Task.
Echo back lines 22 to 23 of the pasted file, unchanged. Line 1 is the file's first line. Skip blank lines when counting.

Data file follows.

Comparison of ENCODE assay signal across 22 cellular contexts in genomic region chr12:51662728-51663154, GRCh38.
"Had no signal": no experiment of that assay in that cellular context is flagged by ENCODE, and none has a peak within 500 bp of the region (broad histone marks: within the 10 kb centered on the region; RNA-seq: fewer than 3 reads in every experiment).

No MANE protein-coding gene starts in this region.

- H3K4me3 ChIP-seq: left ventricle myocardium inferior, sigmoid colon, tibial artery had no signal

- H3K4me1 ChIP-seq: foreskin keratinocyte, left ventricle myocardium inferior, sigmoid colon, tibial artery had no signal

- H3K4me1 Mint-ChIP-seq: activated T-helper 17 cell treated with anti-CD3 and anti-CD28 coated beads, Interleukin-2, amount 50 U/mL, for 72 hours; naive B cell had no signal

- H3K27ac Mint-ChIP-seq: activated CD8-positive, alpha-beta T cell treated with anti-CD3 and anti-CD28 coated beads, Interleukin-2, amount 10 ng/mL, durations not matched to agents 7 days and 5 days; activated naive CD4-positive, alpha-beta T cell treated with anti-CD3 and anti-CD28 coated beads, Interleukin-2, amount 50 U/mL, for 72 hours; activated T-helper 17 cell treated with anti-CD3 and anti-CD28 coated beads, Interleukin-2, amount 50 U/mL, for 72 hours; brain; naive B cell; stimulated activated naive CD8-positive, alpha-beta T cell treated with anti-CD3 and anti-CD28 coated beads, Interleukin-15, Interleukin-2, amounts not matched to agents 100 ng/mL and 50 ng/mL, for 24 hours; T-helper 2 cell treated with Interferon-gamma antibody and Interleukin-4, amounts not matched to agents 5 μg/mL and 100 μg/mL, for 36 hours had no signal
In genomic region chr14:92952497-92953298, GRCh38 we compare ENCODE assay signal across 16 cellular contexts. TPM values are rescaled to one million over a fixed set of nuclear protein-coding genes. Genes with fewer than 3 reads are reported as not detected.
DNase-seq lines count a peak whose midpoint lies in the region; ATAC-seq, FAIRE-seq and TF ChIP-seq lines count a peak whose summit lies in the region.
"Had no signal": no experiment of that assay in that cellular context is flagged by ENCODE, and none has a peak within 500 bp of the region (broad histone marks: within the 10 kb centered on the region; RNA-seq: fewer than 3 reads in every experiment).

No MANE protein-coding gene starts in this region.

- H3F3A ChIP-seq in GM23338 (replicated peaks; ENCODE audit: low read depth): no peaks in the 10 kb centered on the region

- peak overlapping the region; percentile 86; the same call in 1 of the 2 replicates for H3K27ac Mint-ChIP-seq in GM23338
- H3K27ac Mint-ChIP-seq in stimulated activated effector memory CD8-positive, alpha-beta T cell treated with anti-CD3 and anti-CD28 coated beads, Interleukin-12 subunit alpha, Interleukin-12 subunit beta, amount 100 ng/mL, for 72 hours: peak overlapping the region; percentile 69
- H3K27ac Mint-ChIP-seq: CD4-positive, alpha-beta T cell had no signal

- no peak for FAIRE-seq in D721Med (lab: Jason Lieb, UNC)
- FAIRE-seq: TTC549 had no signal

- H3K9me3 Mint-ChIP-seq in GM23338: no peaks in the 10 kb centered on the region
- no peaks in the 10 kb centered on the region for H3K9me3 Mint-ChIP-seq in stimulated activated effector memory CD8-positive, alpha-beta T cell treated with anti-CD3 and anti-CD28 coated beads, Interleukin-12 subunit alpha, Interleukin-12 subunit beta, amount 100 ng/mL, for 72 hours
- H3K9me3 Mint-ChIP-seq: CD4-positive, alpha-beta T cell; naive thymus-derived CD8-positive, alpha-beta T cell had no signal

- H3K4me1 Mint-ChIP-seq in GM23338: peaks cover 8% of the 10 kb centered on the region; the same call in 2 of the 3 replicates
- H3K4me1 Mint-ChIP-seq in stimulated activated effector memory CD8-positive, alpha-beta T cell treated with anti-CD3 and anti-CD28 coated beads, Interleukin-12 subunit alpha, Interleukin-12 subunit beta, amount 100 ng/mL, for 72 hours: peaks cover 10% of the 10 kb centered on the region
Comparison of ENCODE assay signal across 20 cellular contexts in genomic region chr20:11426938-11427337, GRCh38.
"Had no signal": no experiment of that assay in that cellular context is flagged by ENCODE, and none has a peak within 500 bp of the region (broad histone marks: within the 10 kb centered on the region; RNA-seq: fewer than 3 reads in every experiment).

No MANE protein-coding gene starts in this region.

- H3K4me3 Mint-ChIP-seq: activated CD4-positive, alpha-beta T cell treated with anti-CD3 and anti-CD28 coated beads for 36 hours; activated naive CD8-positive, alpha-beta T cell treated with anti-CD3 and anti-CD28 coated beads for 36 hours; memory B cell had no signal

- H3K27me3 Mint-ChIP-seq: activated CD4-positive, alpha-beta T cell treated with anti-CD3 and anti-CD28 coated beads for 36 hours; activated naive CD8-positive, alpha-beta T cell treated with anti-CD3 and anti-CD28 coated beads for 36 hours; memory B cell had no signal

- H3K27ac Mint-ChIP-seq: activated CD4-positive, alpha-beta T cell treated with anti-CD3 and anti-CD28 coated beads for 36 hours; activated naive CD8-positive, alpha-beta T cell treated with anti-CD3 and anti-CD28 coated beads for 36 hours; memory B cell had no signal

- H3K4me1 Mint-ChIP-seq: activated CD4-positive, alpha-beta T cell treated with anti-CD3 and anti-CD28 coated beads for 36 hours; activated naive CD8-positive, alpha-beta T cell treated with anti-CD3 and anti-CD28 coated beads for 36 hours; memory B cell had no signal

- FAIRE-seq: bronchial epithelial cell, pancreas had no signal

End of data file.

- H3K4me1 Mint-ChIP-seq in stimulated activated effector memory CD8-positive, alpha-beta T cell treated with anti-CD3 and anti-CD28 coated beads, Interleukin-12 subunit alpha, Interleukin-12 subunit beta, amount 100 ng/mL, for 72 hours: peaks cover 10% of the 10 kb centered on the region
Comparison of ENCODE assay signal across 20 cellular contexts in genomic region chr20:11426938-11427337, GRCh38.